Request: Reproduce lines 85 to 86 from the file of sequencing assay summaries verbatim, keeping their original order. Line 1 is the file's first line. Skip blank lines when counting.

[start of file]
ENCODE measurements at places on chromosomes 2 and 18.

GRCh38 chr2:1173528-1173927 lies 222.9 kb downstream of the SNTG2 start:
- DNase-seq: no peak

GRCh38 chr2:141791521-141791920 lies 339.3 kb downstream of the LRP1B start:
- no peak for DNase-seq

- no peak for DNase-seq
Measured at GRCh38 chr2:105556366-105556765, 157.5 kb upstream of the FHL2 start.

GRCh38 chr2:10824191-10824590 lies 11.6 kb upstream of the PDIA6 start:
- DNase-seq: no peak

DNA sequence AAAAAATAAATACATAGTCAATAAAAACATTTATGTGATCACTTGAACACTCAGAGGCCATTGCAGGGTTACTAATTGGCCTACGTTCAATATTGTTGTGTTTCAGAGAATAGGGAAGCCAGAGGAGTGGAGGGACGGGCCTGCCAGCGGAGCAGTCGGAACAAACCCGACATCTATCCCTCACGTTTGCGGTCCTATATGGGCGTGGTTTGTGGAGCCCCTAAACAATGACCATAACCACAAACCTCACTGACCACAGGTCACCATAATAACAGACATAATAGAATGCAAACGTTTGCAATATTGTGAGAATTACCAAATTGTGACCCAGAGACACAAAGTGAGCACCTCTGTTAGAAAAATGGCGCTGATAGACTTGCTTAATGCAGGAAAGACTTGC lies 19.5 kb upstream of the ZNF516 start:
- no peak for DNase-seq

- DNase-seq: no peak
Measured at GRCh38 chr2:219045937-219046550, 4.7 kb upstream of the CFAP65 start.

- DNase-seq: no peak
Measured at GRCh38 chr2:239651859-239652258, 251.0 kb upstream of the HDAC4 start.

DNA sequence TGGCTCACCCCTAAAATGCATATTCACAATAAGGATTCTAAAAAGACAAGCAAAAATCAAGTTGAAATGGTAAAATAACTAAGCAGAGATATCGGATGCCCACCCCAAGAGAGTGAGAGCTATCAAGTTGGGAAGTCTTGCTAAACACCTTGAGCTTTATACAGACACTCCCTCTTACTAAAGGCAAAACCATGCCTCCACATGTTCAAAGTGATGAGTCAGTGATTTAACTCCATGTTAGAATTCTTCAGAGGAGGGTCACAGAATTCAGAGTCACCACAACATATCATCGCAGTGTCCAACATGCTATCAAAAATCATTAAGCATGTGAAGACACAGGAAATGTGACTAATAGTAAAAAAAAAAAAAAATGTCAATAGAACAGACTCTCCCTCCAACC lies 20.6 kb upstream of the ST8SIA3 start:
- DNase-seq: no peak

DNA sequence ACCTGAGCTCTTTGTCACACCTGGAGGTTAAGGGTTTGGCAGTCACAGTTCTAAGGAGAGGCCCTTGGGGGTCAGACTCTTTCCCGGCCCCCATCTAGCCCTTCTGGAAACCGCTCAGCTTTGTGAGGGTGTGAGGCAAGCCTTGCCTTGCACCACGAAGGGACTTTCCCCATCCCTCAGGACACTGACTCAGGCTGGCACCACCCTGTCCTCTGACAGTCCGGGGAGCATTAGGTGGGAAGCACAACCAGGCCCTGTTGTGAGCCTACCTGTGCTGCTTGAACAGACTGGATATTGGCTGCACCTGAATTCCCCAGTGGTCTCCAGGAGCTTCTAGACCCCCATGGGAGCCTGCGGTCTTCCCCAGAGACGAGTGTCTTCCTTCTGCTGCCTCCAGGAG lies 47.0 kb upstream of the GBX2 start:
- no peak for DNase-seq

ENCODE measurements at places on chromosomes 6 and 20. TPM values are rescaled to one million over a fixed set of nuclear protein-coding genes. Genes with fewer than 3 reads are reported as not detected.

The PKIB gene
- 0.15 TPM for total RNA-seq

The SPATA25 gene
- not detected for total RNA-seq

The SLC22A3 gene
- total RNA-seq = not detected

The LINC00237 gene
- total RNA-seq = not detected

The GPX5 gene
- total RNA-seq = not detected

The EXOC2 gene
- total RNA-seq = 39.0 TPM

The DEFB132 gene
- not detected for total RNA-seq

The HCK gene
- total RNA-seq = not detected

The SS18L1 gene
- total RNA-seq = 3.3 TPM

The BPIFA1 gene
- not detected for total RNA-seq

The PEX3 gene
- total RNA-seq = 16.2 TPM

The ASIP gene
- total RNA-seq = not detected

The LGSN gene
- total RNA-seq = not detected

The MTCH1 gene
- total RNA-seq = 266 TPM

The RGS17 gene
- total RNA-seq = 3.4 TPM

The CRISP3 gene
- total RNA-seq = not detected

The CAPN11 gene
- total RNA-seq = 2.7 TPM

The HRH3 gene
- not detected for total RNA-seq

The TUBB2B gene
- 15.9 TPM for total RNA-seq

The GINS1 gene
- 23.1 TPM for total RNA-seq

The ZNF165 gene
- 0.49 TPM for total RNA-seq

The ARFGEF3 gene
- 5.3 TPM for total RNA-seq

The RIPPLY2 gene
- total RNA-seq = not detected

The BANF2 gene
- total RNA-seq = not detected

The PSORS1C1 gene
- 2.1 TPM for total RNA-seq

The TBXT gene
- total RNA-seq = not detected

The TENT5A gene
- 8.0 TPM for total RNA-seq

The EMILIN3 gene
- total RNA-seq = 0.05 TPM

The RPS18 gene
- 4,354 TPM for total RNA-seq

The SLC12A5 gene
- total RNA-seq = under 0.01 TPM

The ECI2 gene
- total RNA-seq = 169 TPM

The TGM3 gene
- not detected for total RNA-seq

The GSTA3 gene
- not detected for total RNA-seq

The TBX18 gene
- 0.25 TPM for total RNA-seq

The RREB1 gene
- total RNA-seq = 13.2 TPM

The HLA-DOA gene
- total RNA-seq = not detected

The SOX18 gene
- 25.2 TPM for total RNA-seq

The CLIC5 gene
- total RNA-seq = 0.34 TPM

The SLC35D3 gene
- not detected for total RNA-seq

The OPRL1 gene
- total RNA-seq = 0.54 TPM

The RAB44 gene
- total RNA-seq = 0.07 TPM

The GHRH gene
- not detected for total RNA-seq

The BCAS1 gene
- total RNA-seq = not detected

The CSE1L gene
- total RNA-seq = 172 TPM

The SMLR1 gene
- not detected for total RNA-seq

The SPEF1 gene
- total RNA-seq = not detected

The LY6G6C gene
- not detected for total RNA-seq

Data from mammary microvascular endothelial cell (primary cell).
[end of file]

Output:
The GSTA3 gene
- not detected for total RNA-seq